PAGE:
Apparently we have reached such a stage in the degeneration of the Baathist amen corner that John Wight now writes articles justifying the use of barrel bombs:
Barrel bombs are an atrociously indiscriminate weapon, for sure, and their use rightly comes under the category of atrocity. However just as the atrocity of the allied firebombing of Dresden in 1945 did not invalidate the war against European fascism then, neither does the atrocity of Syrian barrel bombs invalidate the war against its Middle East equivalent today.
This is what Malcolm X referred to once as turning the victim into the criminal.
When Assad worked out an agreement brokered by Vladimir Putin to get rid of his chemical weapons (at least those that could not be hidden away for future use), the antiwar movement—such as it was—patted itself on the shoulder for pressuring the USA and Britain from launching a Bush-style invasion of Syria as if this was ever in the cards.
Assad’s move was pretty smart seen in retrospect. It gave him a blank check starting in October 2013 to step up his aerial bombing campaign including the use of barrel bombs.
Writing for CounterPunch, Cesar Chelala, a winner of an Overseas Press Club of America award, demonstrated an ability to distinguish right from wrong that so many of our newly emerged laptop bombardiers like John Wight cannot. In an August 11, 2014 article he outlined the position that the entire left should embrace:
UN Security Council Resolution 2139 of February 22, 2014, ordered all parties to the conflict in Syria to end the discriminate use of barrel bombs and other weapons in populated areas. In spite of that, both the Syrian and the Iraqi governments continue using them against civilians. Human rights groups have characterized them as weapons of terror and illegal under international conventions.
It is of interest that Chelala has included Iraqi barrel bombing in the equation. I confess to not having kept up with this part of the depravity of the al-Maliki regime, whose membership in the “axis of resistance” apparently required savage attacks on the Sunni population that made it possible for ISIS to get a foothold.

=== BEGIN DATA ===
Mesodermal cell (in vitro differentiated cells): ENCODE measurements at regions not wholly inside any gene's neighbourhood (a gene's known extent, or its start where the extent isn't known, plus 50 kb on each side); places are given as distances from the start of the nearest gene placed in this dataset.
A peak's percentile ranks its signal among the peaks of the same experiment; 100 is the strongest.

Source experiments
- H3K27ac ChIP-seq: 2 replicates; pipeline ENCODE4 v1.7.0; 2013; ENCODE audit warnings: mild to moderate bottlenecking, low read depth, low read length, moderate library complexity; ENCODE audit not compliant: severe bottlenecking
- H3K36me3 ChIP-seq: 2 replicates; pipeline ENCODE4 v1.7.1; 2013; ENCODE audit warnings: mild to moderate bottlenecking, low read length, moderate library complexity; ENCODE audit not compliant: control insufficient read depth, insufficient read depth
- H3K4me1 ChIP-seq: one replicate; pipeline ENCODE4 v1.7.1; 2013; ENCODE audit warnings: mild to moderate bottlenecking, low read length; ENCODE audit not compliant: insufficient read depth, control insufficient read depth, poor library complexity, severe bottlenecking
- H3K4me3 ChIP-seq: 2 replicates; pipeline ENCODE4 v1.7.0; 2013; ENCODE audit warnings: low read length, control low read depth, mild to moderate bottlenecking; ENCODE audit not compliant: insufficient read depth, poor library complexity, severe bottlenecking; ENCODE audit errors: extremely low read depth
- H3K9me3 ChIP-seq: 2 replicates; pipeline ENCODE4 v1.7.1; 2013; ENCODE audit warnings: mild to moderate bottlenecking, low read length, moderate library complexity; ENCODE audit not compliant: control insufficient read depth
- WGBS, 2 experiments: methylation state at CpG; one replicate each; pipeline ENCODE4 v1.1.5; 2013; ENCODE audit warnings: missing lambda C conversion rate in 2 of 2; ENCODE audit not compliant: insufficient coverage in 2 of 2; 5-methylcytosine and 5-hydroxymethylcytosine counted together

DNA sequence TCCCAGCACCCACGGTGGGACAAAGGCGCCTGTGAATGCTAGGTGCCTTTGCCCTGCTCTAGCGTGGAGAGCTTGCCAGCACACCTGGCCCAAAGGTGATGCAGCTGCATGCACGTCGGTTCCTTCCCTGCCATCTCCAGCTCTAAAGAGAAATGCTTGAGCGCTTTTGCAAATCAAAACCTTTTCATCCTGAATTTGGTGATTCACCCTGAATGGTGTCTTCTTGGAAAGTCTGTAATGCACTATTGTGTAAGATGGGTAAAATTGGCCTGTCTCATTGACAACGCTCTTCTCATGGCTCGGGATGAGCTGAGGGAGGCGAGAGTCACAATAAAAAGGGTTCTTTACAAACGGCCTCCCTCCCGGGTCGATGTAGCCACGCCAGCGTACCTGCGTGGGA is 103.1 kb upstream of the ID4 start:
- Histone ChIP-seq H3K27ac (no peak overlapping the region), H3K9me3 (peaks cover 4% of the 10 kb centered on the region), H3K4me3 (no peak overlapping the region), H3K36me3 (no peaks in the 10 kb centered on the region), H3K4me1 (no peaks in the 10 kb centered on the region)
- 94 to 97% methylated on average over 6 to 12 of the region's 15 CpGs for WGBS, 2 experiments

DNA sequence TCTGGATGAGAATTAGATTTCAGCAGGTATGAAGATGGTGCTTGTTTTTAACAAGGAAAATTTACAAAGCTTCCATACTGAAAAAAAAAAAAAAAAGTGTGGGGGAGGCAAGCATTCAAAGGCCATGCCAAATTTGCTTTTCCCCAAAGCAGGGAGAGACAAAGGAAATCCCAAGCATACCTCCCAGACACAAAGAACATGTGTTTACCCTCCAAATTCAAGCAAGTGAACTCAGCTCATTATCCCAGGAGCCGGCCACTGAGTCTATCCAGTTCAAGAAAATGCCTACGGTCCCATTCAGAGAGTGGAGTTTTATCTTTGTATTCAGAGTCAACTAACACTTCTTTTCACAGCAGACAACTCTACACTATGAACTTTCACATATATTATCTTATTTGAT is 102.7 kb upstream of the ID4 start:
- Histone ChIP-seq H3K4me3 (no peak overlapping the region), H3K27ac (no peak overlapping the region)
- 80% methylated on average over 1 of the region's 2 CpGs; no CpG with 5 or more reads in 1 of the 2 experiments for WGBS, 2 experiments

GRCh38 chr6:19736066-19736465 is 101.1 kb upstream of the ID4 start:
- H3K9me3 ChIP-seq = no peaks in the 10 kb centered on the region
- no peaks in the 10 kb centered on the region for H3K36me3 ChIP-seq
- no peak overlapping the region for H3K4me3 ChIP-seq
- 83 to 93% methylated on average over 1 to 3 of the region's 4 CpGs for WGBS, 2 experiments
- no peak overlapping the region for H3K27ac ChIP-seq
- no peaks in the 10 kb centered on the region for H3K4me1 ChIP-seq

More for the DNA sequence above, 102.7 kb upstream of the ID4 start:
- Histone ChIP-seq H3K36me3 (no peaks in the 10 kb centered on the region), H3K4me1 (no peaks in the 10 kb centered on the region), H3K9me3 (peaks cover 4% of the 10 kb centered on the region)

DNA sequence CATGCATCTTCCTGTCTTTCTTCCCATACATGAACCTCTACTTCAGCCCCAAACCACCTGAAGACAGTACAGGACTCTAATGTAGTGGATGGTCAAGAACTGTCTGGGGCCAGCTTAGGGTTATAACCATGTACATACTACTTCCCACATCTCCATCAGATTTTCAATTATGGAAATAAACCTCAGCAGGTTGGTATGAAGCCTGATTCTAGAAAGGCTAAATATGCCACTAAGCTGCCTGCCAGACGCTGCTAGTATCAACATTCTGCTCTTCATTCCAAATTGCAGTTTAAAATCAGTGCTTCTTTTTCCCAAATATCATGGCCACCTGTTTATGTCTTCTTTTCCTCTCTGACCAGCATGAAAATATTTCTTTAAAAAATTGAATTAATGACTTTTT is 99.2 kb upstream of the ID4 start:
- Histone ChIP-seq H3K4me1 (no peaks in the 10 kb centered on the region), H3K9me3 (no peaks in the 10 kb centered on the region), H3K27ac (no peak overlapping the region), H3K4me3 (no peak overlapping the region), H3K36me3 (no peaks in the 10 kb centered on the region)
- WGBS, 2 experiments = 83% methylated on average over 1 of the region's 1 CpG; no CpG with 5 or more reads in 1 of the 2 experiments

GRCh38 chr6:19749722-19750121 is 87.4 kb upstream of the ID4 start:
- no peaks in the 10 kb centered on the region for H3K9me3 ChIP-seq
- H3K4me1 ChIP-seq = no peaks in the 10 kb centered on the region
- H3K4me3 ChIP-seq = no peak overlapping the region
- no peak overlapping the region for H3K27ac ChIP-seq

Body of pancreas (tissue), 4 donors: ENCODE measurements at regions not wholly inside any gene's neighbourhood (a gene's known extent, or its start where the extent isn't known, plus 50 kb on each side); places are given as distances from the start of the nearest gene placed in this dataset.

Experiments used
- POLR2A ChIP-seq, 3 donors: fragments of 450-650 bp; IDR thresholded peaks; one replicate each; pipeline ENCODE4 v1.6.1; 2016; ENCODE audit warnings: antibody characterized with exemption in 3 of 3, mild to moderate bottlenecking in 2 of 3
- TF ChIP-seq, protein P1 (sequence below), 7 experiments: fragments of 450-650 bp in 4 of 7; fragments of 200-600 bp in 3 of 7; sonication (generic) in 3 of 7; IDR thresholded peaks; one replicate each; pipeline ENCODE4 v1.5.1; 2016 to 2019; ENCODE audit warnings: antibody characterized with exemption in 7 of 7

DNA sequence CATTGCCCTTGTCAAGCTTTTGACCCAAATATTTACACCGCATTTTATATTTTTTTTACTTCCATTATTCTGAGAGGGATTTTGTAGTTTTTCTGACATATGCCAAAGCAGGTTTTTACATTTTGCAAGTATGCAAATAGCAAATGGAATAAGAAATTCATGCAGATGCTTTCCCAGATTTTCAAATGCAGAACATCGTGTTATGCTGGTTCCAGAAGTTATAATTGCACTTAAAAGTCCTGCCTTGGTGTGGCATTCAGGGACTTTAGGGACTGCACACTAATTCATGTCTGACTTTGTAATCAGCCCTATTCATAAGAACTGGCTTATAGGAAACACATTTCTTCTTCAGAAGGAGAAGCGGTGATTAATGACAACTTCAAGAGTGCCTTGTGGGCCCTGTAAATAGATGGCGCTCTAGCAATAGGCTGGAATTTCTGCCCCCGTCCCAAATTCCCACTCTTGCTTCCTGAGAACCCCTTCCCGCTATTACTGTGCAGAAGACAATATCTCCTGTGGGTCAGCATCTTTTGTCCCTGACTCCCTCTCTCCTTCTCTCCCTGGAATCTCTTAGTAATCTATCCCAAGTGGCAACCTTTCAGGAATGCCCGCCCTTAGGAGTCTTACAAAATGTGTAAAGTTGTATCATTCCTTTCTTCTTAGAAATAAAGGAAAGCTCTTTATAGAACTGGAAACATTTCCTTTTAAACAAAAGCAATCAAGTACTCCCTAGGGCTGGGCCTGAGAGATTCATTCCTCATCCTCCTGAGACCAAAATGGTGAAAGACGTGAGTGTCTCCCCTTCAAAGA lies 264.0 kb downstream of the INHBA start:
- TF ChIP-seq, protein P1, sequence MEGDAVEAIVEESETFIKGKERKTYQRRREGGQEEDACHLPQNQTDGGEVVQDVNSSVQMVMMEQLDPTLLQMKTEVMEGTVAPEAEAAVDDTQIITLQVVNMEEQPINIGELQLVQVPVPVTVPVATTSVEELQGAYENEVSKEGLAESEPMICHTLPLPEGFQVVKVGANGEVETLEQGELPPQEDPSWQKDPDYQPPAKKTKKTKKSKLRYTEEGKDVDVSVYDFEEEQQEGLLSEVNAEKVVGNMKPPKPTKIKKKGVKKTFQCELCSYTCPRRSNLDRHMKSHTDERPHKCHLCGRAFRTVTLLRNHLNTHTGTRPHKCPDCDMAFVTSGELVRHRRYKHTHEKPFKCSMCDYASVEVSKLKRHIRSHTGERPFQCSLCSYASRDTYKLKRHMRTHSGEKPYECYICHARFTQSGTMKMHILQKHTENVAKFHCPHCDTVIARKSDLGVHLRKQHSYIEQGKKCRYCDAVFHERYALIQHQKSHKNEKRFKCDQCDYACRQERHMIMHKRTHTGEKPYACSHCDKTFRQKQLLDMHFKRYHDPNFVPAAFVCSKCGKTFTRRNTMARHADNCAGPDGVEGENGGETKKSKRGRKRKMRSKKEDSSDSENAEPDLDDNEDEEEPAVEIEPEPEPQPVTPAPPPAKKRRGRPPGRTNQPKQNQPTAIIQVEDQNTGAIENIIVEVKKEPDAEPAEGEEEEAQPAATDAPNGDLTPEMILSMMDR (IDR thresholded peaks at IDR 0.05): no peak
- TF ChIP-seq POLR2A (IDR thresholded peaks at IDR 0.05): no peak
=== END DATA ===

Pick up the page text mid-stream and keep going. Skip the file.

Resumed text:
My own position is pretty radical. I am opposed to aerial bombardment period. Reading Sven Lindqvist “A History of Bombing” that was published in 2000 shaped my thinking on this matter. I was familiar with Lindqvist through an earlier book titled “Exterminate All the Brutes” that was about how Hitler’s genocidal policies were first carried out in Africa. Lindqvist’s book makes the case against bombing from the air through an examination of the ideology that justified it as well as the murderous effects when either the bad guys or “the good guys” carried it out in places like Dresden or Hiroshima. In the excerpt below, he shows how abhorrent the idea of aerial bombing was to the military, so much so that an Italian military man who advocated it was court martialed. We have come a long way when the “anti-imperialist” left cheers on Russian bombing (as well as French and American) in a fashion that reminds me of George Jessel appearances on American television in the 1960s when he would show up in an Uncle Sam suit to “support the troops”.
The first person to step forward and openly acknowledge what the others were hiding was the Italian Giulio Douhet. He arrived as a young cadet in Torino, the capital of the Italian auto industry, and wrote his first book on the military use of motor vehicles (1902). In 1910 he published a book on the problems of the air force, and in 1912 he was appointed chief of the newly formed air squadron in Torino. The next year he and Gianni Caproni constructed the first heavy bomber, a tri-engine monster created to make bombardment from the air the dominant form of attack.
When the World War broke out, Douhet became famous for his criticism of the way the war was conducted and his impassioned pleading for the use of the heavy bomber. The generals were enraged, and Douhet was relieved of his post and court-martialed. But he was justified when the defeat of Italy in 1917 proved that his criticisms had been correct. Several years later the Ministry of War published Douhet’s most important work, ll dominio dell’aria (Dominion of the Skies, 1921). It came out in German in 1935 and in English in 1942, but long before then it had exercised decisive influence on military thought, not least in Great Britain.
Douhet’s principal argument is that war is transformed by the technical means at its disposal. Barbed wire and rapid-fire arms transformed warfare on land, the submarine transformed war at sea. The air force and poisonous gas will lead to changes just as great. The war of the future will be total war.
In the old days, civilian life could go on relatively undisturbed behind the front. International even created a legal distinction between “combatants” and “noncombatants.” We have passed this stage, Douhet argues, since air warfare makes it possible to attack the enemy lehind the fortified lines. It erases the distinction between soldiers and civilians.
Air raids can never hope to achieve the same precision as artillery fire. But neither is that necessary—targets for bombs should always be large.